Butterflies are beautiful and delicate creatures. Some of them even live as long as a year. They begin their lives in an egg attached to a leaf. A few weeks later, a caterpillar emerges to eat things like leaves. Once it is fully grown it wanders around for a suitable place to surround itself in a cocoon. It remains unmoved as its cell move around to create it’s beautiful wings. It soon leaves its cocoon behind, but it doesn’t go anywhere. It can’t use its new wings until they are unfolded and dried. It is most vulernable at this time, more than at any other. In some cultures, butterflies are seen as good luck, while in others as bad luck, and in others still, they personify the soul, signal nervousness, or are a symbol of rebirth.

The don’t really have all that much in common with Christianity or the Church. Even though we’re supposed to be becoming like Christ, we’re able to move. In fact, we should be moving in the footsteps of our teacher. I once watched a program that talked about how our modern system is vastly different than the one the disciples experienced. Most rabbis of the day would have one to three students. These students would walk with them, eat with them, and learned everything they knew in their time together. Jesus would often single out a few disciples to walk with them, leaving the rest of the twelve behind. Beyond them, there were other disciples, who walked along with them, but some turned back. There was a point where the disciples couldn’t follow, but most of them were martyred for their faith all the same. As the church moved on, it soon became apparent that the Apostles couldn’t continue to have disciples of their own. Eventually the line was broken, but a new system was put in place. Each church had overseers, bishops, and elders to learn the things of Christ who would teach the things they learned to the others. We can and must be moving to advance the gospel. There’s no knowing when it will be our turn to fly, and there is much to be done.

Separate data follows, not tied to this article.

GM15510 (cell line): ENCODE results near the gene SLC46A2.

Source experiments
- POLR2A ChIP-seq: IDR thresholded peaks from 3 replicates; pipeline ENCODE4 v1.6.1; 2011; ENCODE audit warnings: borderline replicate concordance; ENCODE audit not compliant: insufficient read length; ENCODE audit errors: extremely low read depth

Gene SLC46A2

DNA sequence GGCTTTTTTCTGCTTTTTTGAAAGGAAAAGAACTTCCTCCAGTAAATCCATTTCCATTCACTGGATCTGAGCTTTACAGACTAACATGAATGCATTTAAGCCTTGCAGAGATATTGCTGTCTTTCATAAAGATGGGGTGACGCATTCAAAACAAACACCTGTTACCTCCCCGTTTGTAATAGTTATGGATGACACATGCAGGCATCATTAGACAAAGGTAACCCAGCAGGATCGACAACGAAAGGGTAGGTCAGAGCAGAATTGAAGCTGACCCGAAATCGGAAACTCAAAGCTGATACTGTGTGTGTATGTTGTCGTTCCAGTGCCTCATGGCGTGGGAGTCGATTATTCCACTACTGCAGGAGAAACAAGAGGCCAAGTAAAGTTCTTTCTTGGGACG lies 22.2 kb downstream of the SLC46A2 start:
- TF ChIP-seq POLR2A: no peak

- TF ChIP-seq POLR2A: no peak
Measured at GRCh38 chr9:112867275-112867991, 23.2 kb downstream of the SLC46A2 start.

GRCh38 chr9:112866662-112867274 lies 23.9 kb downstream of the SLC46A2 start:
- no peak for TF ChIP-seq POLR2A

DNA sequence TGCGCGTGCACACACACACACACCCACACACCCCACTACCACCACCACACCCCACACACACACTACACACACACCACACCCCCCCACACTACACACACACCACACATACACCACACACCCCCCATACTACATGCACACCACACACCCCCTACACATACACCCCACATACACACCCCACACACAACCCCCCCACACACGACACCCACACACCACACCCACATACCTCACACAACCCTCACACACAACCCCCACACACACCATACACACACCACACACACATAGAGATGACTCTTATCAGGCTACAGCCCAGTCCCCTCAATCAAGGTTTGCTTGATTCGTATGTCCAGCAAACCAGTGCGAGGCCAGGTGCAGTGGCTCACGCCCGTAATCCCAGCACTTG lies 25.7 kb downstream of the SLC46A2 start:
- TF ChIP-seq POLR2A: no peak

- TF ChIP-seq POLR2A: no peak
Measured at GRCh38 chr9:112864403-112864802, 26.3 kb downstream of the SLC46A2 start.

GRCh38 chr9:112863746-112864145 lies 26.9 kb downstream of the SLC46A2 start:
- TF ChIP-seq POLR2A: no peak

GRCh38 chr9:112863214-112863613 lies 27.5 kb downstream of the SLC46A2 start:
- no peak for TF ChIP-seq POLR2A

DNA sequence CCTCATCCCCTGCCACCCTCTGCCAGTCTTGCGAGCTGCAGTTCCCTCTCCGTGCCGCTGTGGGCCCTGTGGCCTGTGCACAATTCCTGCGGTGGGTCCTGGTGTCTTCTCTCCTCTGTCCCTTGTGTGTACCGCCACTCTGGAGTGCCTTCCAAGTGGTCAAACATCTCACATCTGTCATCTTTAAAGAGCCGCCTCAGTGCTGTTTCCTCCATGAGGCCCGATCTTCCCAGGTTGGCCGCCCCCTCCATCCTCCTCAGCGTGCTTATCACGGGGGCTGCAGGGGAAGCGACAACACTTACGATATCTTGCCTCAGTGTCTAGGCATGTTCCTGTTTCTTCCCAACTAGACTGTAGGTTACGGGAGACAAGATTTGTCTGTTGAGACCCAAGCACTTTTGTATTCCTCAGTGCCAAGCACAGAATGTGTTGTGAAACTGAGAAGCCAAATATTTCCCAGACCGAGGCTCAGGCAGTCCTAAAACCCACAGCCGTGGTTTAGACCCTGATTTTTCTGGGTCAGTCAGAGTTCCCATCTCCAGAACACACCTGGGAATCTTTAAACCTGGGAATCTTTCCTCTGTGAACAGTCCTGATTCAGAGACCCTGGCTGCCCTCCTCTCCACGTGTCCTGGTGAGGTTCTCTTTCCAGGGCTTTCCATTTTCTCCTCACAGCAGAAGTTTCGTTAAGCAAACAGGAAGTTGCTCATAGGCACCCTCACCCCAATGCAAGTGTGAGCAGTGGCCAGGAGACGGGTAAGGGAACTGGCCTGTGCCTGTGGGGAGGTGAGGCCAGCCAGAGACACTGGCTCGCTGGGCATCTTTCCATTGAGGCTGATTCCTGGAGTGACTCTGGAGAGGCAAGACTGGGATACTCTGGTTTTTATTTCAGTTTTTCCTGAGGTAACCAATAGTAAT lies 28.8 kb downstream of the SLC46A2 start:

...Anyway, that's just how I feel about it ... What do you think?

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